High-level Interactive Dialogue on the Human Rights Situation in the Central African Republic

Statements

NADA AL-NASHIF, Deputy High Commissioner for Human Rights, commending the efforts made by the Government of the Central African Republic to advance and promote accountability, the right to truth including about past violations, and victims’ rights and dignity, said the final phase towards the establishment of the Truth, Justice, Reparation and Reconciliation Commission represented a significant milestone in the transitional justice process and the implementation of the Peace Agreement. The Office of the High Commissioner stood ready to support the next steps for the effective operationalisation of the Commission. However, violence threatening civilians had resumed ahead of the elections of December 2020. Human rights violations and abuses had been committed and more than 200,000 thousand people were newly displaced inside and outside the country. The violence was triggered by the disqualification by the Constitutional Court of the candidacy of François Bozizé, former President of the Central African Republic, and the subsequent formation of the Coalition des Patriotes pour le Changement, she noted.

There had been a steep increase in documented human rights violations and abuses before, during, and after the elections. The Coalition des Patriotes pour le Changement bore the biggest responsibility in those violations and abuses, while State agents had a lesser responsibility. However, both parties had contributed to the high number of violations documented. Ms. Al-Nashif called on all parties to the conflict to refrain from violence and reminded them that they should abide by international human rights and international humanitarian law, and prioritise the protection of civilians. Moreover, it was crucial that the United Nations and international partners continued to join efforts with authorities at political and technical levels to ensure that the perpetrators of all sides were held accountable. The Human Rights Division of the United Nations Multidimensional Integrated Stabilisation Mission in the Central African Republic would continue to monitor and report on human rights violations and abuses and violations of international humanitarian law, including for early warning and advocacy purposes, in close cooperation with the Office. Expressing her sadness at the suffering that the population of the Central African Republic continued to suffer, she called on all parties to use peaceful means to resolve the crisis.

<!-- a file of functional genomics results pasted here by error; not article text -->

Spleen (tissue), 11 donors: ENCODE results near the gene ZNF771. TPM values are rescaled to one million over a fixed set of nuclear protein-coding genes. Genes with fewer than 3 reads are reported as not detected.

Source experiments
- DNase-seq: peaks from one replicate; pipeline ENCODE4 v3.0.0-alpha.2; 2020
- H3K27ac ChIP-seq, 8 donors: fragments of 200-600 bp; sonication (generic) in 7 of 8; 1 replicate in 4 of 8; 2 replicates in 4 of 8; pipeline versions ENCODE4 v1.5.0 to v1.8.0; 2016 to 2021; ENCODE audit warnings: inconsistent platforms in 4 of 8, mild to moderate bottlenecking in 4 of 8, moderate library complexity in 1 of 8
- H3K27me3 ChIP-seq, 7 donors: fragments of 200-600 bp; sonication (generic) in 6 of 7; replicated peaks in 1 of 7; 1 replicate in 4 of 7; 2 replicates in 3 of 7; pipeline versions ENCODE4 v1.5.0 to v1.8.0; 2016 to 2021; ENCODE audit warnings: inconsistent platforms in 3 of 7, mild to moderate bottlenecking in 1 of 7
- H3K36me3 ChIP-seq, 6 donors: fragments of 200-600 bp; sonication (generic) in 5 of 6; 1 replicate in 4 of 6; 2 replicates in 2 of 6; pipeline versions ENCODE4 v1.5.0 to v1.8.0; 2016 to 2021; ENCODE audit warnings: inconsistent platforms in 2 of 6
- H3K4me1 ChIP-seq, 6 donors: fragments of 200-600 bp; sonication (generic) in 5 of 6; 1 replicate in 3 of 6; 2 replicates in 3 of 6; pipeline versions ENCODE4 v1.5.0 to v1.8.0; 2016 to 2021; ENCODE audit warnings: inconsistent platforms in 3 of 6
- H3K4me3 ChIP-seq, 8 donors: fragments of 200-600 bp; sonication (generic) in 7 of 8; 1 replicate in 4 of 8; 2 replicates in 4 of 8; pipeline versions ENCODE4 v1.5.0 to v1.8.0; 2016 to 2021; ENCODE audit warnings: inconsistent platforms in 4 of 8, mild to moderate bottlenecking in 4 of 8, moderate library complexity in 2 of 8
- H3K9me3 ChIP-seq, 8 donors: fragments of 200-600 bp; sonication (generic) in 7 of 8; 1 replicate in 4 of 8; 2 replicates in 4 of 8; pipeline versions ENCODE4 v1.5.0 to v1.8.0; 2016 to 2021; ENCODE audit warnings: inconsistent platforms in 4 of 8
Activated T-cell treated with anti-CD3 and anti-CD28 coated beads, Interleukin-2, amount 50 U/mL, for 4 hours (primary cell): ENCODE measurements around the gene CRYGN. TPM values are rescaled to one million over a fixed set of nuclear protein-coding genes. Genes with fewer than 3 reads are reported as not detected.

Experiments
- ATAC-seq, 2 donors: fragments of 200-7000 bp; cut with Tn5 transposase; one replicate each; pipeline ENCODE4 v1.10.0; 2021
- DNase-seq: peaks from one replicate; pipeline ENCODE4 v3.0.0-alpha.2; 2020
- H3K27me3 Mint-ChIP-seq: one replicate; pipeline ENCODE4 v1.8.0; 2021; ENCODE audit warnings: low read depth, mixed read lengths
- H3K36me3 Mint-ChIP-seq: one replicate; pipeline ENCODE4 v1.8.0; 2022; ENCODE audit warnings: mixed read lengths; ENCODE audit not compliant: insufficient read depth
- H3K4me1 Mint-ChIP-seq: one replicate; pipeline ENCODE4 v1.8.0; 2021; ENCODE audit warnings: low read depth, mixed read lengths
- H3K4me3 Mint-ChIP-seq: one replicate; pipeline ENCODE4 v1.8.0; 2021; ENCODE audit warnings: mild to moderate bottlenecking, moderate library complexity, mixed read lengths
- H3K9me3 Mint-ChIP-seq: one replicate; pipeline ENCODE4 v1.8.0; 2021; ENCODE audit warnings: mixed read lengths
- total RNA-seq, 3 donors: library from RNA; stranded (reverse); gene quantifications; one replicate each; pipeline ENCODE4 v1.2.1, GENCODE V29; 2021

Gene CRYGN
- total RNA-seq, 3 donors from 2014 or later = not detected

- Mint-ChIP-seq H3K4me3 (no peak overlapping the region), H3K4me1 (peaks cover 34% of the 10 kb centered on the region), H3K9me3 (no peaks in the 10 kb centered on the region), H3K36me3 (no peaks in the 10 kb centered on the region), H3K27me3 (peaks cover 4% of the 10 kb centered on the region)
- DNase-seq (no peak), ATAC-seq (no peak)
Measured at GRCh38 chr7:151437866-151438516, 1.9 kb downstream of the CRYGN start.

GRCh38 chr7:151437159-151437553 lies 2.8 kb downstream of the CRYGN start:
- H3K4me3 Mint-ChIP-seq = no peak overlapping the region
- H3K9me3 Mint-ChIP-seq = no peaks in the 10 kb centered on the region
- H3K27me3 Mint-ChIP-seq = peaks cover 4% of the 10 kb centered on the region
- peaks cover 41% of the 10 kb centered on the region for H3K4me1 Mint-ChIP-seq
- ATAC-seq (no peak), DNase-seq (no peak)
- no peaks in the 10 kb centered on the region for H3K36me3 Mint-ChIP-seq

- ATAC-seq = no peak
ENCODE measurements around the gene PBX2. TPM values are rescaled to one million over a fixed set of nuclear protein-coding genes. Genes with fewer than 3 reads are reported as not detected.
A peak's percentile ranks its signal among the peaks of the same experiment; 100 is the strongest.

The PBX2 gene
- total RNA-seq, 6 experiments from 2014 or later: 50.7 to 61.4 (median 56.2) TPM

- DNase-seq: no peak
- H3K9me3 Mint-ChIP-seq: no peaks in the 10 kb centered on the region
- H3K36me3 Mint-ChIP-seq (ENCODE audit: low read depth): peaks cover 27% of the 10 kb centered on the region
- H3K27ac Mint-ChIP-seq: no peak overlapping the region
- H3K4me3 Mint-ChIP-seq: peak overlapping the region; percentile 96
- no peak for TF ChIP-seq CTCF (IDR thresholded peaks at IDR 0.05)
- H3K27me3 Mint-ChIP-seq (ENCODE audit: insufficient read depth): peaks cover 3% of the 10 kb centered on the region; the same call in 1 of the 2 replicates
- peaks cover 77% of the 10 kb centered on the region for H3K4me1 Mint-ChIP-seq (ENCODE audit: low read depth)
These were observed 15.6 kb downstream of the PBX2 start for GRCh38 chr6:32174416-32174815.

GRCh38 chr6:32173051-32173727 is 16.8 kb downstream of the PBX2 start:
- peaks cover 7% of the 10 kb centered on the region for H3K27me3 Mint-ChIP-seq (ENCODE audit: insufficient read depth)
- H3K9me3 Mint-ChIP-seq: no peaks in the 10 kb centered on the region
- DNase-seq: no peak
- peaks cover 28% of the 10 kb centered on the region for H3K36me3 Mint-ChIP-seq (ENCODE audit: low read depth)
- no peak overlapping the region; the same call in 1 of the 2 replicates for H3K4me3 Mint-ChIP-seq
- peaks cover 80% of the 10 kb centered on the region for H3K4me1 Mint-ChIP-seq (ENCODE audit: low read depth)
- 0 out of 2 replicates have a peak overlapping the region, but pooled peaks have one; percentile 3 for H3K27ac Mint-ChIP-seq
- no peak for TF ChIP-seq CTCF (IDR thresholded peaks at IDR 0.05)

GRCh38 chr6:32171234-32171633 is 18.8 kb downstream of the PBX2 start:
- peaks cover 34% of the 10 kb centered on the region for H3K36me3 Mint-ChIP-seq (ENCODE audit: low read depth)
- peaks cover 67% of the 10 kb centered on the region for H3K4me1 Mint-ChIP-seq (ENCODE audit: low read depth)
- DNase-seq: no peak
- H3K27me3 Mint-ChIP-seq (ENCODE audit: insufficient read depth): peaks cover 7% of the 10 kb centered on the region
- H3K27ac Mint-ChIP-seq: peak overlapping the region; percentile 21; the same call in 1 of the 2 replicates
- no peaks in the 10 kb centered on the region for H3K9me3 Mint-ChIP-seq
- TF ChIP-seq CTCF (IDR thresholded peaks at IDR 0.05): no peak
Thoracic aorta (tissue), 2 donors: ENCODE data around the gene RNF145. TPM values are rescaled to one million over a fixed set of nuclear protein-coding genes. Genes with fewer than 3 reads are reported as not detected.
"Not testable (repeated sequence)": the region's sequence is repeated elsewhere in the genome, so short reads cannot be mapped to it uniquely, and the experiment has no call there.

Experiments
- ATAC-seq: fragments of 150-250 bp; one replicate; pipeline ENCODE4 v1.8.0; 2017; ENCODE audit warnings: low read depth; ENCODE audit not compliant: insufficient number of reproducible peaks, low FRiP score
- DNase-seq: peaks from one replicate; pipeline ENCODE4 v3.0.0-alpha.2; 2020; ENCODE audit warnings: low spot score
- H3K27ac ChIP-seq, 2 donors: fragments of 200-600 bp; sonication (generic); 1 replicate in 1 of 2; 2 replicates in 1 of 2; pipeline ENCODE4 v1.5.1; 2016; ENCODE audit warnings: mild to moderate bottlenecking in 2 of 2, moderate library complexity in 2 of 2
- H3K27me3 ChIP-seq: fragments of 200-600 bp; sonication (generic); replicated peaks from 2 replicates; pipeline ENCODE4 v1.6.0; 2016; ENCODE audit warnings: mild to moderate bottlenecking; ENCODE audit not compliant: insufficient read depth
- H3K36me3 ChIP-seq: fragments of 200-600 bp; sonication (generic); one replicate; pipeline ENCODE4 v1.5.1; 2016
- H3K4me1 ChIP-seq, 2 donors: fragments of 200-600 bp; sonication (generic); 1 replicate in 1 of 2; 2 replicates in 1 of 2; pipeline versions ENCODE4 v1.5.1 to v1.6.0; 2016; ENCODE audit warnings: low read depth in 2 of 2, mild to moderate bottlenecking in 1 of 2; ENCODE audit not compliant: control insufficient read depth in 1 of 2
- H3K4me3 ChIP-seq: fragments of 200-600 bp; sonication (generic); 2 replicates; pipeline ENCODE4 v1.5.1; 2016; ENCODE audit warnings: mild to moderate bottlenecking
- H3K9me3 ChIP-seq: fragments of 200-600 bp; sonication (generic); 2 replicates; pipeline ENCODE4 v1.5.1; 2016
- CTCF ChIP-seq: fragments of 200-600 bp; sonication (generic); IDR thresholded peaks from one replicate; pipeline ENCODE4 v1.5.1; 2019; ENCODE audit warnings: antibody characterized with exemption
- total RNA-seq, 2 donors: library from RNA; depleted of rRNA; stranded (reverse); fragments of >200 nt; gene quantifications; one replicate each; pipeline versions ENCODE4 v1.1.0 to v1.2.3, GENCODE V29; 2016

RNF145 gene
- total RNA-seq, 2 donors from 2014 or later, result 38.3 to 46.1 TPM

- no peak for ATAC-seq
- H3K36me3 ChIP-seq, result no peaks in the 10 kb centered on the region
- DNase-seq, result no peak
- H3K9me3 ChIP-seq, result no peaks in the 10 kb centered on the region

LIZBETH CULLITY, Deputy Special Representative and Deputy Head of the United Nations Multidimensional Integrated Stabilisation Mission in the Central African Republic, stated that since her last presentation at the Council in June 2020, the overall human rights situation in the Central African Republic had sharply deteriorated with worrying reports of serious human rights violations and abuses as well as violations of international humanitarian law perpetrated by all parties to the conflict. Throughout the period surrounding the first round of the elections, from 1 October 2020 to 28 February 2021, the human rights component had documented 358 incidents of human rights violations and abuses affecting 609 victims. This represented an increase of over 40 per cent in the number of victims compared to the preceding five-month period. In this context the Mission had established a Task Force to enhance the mapping and investigation of violations and abuses. The Mission continued to enhance its early warning mechanisms and maintained its robust posture to protect civilians, also engaging with relevant authorities to address issues of impunity. It was important to note the strides that had been made to advance human rights and accountability.